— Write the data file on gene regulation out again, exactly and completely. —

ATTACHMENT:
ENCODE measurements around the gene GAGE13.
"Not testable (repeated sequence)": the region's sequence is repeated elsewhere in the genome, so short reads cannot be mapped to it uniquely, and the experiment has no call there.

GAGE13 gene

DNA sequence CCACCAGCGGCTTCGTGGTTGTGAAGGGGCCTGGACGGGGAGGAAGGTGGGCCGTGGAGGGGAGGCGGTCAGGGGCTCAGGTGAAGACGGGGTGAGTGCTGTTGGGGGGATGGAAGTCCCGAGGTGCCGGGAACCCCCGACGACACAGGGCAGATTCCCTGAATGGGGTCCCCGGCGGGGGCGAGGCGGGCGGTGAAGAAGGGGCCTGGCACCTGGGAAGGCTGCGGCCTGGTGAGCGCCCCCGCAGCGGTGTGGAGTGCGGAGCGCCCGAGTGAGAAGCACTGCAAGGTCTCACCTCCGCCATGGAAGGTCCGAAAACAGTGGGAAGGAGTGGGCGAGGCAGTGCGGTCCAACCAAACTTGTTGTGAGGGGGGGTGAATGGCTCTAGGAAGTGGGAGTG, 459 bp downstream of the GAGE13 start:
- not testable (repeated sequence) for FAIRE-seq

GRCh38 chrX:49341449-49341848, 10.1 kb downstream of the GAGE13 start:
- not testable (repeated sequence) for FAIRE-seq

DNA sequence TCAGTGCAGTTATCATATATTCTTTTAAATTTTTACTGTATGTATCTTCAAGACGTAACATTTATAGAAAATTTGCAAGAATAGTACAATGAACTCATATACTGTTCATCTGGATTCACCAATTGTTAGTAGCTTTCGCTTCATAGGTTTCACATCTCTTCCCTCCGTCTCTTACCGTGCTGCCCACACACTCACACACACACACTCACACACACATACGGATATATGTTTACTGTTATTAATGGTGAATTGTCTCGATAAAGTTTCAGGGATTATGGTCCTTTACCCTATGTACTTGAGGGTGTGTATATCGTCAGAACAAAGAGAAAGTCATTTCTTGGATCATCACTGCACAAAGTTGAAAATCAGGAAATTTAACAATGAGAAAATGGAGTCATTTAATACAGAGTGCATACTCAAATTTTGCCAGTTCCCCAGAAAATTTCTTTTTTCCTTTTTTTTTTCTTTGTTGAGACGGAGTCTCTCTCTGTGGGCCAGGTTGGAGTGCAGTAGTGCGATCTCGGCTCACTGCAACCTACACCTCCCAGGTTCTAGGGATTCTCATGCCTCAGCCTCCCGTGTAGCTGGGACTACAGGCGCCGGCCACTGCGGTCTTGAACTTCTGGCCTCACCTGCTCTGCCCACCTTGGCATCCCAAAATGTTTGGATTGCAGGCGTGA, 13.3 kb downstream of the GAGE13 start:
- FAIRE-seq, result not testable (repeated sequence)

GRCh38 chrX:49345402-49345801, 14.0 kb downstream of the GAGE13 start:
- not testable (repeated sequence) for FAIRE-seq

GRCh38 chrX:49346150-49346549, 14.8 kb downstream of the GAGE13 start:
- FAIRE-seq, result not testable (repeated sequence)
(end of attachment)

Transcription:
ENCODE measurements around the gene GAGE13.
"Not testable (repeated sequence)": the region's sequence is repeated elsewhere in the genome, so short reads cannot be mapped to it uniquely, and the experiment has no call there.

GAGE13 gene

DNA sequence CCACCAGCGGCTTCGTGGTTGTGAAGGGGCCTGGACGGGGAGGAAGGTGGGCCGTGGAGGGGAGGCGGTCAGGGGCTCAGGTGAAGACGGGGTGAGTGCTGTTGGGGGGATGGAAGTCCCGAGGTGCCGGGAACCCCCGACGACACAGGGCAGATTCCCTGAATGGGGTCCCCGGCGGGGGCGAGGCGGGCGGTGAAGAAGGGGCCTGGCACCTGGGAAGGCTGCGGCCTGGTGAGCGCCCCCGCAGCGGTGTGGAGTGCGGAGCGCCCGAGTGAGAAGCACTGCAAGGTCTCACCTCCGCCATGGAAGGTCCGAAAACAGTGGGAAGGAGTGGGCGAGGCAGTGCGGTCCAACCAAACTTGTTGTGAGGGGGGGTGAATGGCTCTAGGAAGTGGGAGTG, 459 bp downstream of the GAGE13 start:
- not testable (repeated sequence) for FAIRE-seq

GRCh38 chrX:49341449-49341848, 10.1 kb downstream of the GAGE13 start:
- not testable (repeated sequence) for FAIRE-seq

DNA sequence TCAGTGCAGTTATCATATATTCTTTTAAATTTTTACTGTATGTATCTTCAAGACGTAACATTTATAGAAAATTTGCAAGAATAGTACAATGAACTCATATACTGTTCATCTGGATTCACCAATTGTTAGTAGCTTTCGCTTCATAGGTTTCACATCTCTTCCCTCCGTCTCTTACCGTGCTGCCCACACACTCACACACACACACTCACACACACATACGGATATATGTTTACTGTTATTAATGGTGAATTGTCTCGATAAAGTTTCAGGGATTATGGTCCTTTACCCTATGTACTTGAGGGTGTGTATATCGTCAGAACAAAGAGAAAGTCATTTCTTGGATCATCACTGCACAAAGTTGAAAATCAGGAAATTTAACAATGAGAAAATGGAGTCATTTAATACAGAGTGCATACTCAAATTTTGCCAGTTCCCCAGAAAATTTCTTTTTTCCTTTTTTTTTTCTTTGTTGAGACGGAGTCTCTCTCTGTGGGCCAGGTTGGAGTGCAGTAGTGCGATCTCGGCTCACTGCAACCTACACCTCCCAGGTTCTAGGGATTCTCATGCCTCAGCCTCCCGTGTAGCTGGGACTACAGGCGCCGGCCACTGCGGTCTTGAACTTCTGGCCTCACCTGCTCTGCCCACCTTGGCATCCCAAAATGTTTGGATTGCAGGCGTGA, 13.3 kb downstream of the GAGE13 start:
- FAIRE-seq, result not testable (repeated sequence)

GRCh38 chrX:49345402-49345801, 14.0 kb downstream of the GAGE13 start:
- not testable (repeated sequence) for FAIRE-seq

GRCh38 chrX:49346150-49346549, 14.8 kb downstream of the GAGE13 start:
- FAIRE-seq, result not testable (repeated sequence)